Brothers and Sisters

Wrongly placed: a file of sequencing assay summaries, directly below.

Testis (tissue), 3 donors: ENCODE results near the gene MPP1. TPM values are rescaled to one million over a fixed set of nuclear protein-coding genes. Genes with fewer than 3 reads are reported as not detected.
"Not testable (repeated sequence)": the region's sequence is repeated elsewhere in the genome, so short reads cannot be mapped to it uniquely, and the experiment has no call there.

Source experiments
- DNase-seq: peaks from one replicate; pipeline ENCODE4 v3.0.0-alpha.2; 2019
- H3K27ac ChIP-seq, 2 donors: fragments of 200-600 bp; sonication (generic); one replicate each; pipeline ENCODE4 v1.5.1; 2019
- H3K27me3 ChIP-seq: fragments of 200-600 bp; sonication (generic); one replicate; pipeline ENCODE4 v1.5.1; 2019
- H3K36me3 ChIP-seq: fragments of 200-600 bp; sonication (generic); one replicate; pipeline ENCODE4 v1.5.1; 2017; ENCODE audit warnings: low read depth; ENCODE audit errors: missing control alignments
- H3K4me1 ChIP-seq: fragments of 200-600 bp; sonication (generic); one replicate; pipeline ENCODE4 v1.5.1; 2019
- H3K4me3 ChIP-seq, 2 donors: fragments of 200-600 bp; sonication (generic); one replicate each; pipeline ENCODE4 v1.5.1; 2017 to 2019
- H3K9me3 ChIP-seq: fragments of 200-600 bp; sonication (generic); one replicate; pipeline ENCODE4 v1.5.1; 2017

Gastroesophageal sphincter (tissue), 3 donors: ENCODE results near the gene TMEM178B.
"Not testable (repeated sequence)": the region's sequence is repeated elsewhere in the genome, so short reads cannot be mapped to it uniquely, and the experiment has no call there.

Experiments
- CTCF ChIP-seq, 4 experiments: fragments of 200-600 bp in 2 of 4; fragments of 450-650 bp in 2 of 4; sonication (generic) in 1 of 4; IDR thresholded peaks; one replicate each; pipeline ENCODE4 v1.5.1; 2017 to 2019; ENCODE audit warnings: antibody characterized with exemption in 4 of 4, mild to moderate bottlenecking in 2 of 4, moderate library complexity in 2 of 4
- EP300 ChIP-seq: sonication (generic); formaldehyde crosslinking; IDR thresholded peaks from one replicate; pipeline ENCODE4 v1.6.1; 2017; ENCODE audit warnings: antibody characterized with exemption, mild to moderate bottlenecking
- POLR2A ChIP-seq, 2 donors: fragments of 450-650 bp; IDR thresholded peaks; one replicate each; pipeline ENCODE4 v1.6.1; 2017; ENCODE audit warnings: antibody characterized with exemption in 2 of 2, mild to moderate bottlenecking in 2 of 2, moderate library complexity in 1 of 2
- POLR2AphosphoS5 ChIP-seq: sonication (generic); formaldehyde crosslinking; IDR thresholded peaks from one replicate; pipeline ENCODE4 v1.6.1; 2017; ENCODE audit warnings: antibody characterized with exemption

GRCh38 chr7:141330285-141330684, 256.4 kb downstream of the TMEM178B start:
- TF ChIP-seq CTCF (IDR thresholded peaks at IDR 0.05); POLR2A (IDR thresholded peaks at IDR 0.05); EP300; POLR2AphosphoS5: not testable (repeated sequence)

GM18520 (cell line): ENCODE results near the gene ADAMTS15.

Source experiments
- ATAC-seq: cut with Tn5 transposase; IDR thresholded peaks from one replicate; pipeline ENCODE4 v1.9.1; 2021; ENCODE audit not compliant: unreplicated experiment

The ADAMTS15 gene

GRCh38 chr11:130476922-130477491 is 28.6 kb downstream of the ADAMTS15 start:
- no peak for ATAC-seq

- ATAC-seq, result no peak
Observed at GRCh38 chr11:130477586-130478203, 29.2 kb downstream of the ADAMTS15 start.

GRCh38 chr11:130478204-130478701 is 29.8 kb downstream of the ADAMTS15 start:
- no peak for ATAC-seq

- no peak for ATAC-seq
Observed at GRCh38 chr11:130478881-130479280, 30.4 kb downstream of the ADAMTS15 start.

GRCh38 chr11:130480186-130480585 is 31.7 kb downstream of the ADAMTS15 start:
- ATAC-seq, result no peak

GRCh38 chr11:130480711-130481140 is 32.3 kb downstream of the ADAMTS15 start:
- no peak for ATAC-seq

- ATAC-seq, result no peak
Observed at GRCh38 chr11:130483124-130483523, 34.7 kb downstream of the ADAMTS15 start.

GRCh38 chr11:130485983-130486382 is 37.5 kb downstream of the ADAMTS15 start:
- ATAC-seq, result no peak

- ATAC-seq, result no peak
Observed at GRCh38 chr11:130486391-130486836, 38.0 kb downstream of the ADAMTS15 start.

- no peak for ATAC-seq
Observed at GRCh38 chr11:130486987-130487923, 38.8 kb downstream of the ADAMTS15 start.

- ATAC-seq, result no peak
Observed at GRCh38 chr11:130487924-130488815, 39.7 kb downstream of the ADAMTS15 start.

Passing through the hallway on their way out, her sisters tipped their heads in the direction of the statue of the goddess Durga. They did it automatically, almost imperceptibly, and with wide, innocent eyes, like spies letting their handler know they had seen him and he should hold his position. Oma did the same, but with less conviction. It was one of many casual gestures of defiance on the part of the sisters. Their parents, aunts, and grandparents had offered unsatisfactory and conflicting answers to the question of why, since they did not believe in gods, their houses were filled with Hindu icons. Oma disliked it when her sisters interrogated their parents and shot glances at one another waiting for the elders to flounder, but she reluctantly played her part in the rituals her sisters established to confound them. She tipped her head to the goddess and moved along. The goddess both frightened and fascinated her, with her eight weaponized arms and peaceful expression.